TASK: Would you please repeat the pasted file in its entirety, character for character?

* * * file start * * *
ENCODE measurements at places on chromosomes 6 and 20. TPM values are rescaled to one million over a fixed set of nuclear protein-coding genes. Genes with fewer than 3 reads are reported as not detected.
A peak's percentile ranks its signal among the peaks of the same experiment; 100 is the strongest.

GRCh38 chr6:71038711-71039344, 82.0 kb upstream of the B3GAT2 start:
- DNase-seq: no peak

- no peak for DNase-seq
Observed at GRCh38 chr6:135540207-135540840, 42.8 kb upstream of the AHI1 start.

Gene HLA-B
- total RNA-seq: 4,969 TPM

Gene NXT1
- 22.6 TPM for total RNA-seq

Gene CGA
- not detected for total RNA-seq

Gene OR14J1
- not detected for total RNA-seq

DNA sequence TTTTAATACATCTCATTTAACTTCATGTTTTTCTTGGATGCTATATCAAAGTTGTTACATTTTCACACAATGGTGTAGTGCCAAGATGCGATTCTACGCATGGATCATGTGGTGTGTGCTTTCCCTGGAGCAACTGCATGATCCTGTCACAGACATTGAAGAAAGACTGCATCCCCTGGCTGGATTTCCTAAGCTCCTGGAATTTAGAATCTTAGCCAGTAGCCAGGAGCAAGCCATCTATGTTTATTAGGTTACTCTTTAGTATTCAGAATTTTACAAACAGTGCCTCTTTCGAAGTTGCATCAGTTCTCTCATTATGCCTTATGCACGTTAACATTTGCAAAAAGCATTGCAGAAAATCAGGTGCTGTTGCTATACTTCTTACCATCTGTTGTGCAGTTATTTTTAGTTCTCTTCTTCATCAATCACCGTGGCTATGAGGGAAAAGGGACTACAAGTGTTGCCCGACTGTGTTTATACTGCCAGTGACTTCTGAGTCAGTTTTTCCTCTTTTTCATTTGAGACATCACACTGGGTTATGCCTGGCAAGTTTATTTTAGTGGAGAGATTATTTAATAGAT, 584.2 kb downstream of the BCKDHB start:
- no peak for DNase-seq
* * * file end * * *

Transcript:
ENCODE measurements at places on chromosomes 6 and 20. TPM values are rescaled to one million over a fixed set of nuclear protein-coding genes. Genes with fewer than 3 reads are reported as not detected.
A peak's percentile ranks its signal among the peaks of the same experiment; 100 is the strongest.

GRCh38 chr6:71038711-71039344, 82.0 kb upstream of the B3GAT2 start:
- DNase-seq: no peak

- no peak for DNase-seq
Observed at GRCh38 chr6:135540207-135540840, 42.8 kb upstream of the AHI1 start.

Gene HLA-B
- total RNA-seq: 4,969 TPM

Gene NXT1
- 22.6 TPM for total RNA-seq

Gene CGA
- not detected for total RNA-seq

Gene OR14J1
- not detected for total RNA-seq

DNA sequence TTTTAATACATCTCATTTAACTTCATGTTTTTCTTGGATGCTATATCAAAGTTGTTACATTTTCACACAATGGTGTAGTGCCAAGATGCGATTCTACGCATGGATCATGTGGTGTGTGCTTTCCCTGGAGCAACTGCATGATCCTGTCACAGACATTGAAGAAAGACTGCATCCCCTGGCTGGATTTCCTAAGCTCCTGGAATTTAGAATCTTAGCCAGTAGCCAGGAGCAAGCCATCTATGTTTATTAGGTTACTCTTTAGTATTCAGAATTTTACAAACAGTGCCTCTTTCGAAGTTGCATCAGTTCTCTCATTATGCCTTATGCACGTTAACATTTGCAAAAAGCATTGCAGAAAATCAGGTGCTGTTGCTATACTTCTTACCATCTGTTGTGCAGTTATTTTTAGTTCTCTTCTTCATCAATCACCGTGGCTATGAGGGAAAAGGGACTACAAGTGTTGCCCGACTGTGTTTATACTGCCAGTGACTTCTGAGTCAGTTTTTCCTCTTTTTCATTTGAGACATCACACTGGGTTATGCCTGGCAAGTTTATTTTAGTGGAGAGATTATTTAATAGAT, 584.2 kb downstream of the BCKDHB start:
- no peak for DNase-seq